APPEAL from a judgment of the Superior Court of Los Angeles County, Robert J. Schuit, Judge. Reversed and remanded. (Los Angeles County Super. Ct. No. PA049631).
The opinion of the court was delivered by: Croskey, J.
CERTIFIED FOR PUBLICATION
Defendant and appellant Roberto Villanueva had an altercation with Evelio Manzano. Later that day, Manzano drove back to the location of their earlier fight, and discovered that defendant was still there. Defendant pulled a gun and told Manzano, who did not exit his van, to leave. Eventually, Manzano put his van in reverse and backed away, but then stopped, and tried to put his van into gear so he could drive away. Defendant shot Manzano, injuring him. Defendant testified that, when Manzano was putting his van into gear, defendant feared that Manzano was going to hit him with the van. However, defendant did not claim that he intentionally fired at Manzano in self-defense. Instead, defendant testified that, while in fear for his life, he stepped back quickly and the gun accidentally discharged. At trial, the trial court denied defendant's request that the jury be instructed on self-defense, and the lesser included offense of attempted voluntary manslaughter on the basis of imperfect self-defense. Defendant was convicted of attempted second-degree murder. On appeal, he contends the trial court erred in refusing his requested instructions. We agree, and therefore reverse. Additionally, we conclude the jury should have been instructed on Penal Code section 195, providing that a homicide is excusable when committed by accident and misfortune in the course of doing a lawful act by lawful means, without any unlawful intent; and that brandishing a weapon in self-defense is a lawful act.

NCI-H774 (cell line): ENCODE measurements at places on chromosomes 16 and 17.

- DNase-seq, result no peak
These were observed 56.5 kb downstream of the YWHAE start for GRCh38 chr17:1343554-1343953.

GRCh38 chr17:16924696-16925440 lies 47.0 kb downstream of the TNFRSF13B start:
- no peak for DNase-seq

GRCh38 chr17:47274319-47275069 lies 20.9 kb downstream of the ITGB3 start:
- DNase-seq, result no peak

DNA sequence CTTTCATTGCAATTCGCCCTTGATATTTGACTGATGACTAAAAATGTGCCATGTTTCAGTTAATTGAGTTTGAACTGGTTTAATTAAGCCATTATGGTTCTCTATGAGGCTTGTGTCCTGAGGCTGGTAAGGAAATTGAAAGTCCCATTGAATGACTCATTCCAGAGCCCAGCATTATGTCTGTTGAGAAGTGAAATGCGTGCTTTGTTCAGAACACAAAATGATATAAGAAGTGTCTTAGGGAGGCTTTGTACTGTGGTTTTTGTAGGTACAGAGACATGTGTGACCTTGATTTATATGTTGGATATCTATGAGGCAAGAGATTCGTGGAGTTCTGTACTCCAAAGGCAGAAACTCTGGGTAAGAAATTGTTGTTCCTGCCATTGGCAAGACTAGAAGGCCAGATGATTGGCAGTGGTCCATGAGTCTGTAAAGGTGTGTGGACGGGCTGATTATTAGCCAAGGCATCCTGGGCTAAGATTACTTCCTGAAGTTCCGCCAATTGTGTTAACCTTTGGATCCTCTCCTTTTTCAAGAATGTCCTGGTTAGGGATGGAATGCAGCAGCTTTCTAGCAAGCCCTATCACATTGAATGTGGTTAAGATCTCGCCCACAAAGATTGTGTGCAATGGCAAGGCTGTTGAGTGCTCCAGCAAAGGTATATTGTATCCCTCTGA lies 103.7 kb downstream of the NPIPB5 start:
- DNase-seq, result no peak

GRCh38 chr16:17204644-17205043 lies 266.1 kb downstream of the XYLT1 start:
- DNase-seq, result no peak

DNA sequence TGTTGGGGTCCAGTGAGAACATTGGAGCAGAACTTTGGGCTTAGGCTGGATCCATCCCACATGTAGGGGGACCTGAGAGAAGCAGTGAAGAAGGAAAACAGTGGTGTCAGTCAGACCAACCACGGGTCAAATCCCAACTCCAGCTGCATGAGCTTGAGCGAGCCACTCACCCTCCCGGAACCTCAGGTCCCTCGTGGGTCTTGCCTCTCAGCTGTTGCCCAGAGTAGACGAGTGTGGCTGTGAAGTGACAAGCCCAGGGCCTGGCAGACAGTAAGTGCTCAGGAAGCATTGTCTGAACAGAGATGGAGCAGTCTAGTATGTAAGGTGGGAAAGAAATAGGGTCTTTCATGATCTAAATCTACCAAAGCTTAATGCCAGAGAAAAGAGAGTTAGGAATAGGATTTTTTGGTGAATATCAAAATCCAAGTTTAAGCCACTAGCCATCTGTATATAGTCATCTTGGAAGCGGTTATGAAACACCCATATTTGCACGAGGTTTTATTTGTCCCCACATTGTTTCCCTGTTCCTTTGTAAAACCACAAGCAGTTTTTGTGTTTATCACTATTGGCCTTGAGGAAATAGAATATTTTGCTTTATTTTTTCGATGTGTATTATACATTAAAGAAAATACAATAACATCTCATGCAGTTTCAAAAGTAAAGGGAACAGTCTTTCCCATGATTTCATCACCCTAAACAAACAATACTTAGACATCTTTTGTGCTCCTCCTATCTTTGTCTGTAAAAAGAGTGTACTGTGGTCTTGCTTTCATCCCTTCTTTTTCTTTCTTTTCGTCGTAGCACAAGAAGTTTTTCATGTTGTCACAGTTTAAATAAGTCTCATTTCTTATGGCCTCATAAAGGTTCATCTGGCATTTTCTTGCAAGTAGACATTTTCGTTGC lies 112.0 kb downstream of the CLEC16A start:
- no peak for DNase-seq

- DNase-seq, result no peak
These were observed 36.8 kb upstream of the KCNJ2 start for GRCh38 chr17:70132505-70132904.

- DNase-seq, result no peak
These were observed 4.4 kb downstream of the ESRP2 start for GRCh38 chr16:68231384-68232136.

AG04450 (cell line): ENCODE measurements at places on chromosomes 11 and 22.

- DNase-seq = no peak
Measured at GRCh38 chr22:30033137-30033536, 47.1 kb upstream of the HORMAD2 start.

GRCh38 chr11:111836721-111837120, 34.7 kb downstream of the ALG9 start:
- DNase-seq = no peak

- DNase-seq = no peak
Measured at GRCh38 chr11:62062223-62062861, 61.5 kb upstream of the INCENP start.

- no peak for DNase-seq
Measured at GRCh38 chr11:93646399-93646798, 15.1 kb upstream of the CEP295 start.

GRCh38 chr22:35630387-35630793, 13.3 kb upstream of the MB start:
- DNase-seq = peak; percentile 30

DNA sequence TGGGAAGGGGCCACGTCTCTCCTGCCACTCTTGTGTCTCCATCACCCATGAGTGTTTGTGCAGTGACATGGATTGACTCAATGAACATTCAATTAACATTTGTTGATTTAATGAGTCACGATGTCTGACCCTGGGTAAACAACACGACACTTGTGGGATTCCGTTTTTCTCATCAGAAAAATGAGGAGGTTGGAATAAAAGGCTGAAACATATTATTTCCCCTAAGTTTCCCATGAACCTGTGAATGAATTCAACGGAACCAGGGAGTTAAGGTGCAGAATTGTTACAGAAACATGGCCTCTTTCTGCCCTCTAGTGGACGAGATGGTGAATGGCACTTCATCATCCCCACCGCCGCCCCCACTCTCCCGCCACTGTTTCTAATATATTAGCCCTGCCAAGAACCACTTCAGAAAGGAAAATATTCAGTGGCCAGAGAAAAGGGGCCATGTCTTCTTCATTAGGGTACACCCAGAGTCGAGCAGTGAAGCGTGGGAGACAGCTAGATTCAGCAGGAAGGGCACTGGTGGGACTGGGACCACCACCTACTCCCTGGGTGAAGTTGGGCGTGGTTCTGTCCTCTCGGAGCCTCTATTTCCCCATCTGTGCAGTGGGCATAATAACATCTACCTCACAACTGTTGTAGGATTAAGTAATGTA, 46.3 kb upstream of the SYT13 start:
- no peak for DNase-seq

FACTUAL AND PROCEDURAL BACKGROUND
The location of the shooting was the parking lot of the Mandarin Deli restaurant. Manzano had previously worked at the Mandarin Deli; he had been fired for drinking on the job. Manzano remained friends with Isidro Vargas, an employee of the Mandarin Deli. He would visit Vargas and drink beer with him outside the restaurant. Other people would sometimes join them, including defendant, who was Vargas's cousin.*fn1
The relevant facts involve three encounters between Manzano and defendant on October 6, 2004. On that day, Manzano and defendant drank together in the Mandarin Deli parking lot from 3:00 p.m. to 4:30 p.m. It is unclear who brought the beers, but the men kept the beers in a bucket on the ground. Manzano drank approximately eight or nine beers; he had also consumed some cocaine the night before.*fn2
Manzano testified that this amount of alcohol did not render him "falling down" drunk. His former employer testified that when Manzano drank, he spoke louder and acted more "macho." Defendant testified that he had known Manzano to have gotten into fights. Manzano testified that defendant drank as much as he did that afternoon. Manzano left the Mandarin Deli at 4:30 p.m. to return to his job at another nearby restaurant.
Around 5:30 p.m., Manzano returned to the Mandarin Deli. While the facts of this encounter were highly disputed, this much is clear: (1) Manzano tried to take more beer from the bucket; (2) defendant tried to stop him from taking the beer; and (3) the two fought verbally and physically.